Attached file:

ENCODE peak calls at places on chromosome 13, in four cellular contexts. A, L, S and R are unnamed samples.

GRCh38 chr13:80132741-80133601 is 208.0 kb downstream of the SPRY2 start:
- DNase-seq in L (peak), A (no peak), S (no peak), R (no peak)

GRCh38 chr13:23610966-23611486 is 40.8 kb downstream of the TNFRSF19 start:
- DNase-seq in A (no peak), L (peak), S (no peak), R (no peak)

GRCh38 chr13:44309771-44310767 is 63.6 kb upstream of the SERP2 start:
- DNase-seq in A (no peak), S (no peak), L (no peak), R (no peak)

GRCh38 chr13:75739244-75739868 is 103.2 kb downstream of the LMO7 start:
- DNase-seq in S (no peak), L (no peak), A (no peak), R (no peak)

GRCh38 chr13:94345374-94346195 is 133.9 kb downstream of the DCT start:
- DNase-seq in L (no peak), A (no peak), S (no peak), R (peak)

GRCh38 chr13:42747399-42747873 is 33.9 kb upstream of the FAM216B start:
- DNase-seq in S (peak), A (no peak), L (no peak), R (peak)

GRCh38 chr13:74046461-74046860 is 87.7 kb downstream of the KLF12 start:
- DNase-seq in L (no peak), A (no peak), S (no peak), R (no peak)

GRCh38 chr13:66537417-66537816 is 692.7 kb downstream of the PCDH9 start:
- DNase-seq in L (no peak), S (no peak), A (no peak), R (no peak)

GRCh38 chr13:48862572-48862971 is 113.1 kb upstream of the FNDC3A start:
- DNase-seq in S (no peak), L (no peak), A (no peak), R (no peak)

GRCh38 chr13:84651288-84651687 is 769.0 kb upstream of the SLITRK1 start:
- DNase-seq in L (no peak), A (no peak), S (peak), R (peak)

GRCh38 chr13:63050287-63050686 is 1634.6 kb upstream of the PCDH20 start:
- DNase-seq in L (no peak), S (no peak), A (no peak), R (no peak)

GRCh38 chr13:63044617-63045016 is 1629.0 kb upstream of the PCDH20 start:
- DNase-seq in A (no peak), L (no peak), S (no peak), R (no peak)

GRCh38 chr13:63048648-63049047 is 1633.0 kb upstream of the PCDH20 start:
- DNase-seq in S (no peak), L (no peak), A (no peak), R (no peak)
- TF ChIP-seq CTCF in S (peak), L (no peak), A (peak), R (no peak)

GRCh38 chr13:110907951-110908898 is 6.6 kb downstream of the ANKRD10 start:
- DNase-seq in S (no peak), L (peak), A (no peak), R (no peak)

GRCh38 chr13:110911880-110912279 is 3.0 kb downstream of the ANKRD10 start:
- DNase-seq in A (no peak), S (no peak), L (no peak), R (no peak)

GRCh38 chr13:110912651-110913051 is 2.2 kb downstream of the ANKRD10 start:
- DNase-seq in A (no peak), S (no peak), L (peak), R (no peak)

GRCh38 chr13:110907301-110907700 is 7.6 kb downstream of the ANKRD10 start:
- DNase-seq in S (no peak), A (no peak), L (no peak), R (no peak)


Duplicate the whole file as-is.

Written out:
ENCODE peak calls at places on chromosome 13, in four cellular contexts. A, L, S and R are unnamed samples.

GRCh38 chr13:80132741-80133601 is 208.0 kb downstream of the SPRY2 start:
- DNase-seq in L (peak), A (no peak), S (no peak), R (no peak)

GRCh38 chr13:23610966-23611486 is 40.8 kb downstream of the TNFRSF19 start:
- DNase-seq in A (no peak), L (peak), S (no peak), R (no peak)

GRCh38 chr13:44309771-44310767 is 63.6 kb upstream of the SERP2 start:
- DNase-seq in A (no peak), S (no peak), L (no peak), R (no peak)

GRCh38 chr13:75739244-75739868 is 103.2 kb downstream of the LMO7 start:
- DNase-seq in S (no peak), L (no peak), A (no peak), R (no peak)

GRCh38 chr13:94345374-94346195 is 133.9 kb downstream of the DCT start:
- DNase-seq in L (no peak), A (no peak), S (no peak), R (peak)

GRCh38 chr13:42747399-42747873 is 33.9 kb upstream of the FAM216B start:
- DNase-seq in S (peak), A (no peak), L (no peak), R (peak)

GRCh38 chr13:74046461-74046860 is 87.7 kb downstream of the KLF12 start:
- DNase-seq in L (no peak), A (no peak), S (no peak), R (no peak)

GRCh38 chr13:66537417-66537816 is 692.7 kb downstream of the PCDH9 start:
- DNase-seq in L (no peak), S (no peak), A (no peak), R (no peak)

GRCh38 chr13:48862572-48862971 is 113.1 kb upstream of the FNDC3A start:
- DNase-seq in S (no peak), L (no peak), A (no peak), R (no peak)

GRCh38 chr13:84651288-84651687 is 769.0 kb upstream of the SLITRK1 start:
- DNase-seq in L (no peak), A (no peak), S (peak), R (peak)

GRCh38 chr13:63050287-63050686 is 1634.6 kb upstream of the PCDH20 start:
- DNase-seq in L (no peak), S (no peak), A (no peak), R (no peak)

GRCh38 chr13:63044617-63045016 is 1629.0 kb upstream of the PCDH20 start:
- DNase-seq in A (no peak), L (no peak), S (no peak), R (no peak)

GRCh38 chr13:63048648-63049047 is 1633.0 kb upstream of the PCDH20 start:
- DNase-seq in S (no peak), L (no peak), A (no peak), R (no peak)
- TF ChIP-seq CTCF in S (peak), L (no peak), A (peak), R (no peak)

GRCh38 chr13:110907951-110908898 is 6.6 kb downstream of the ANKRD10 start:
- DNase-seq in S (no peak), L (peak), A (no peak), R (no peak)

GRCh38 chr13:110911880-110912279 is 3.0 kb downstream of the ANKRD10 start:
- DNase-seq in A (no peak), S (no peak), L (no peak), R (no peak)

GRCh38 chr13:110912651-110913051 is 2.2 kb downstream of the ANKRD10 start:
- DNase-seq in A (no peak), S (no peak), L (peak), R (no peak)

GRCh38 chr13:110907301-110907700 is 7.6 kb downstream of the ANKRD10 start:
- DNase-seq in S (no peak), A (no peak), L (no peak), R (no peak)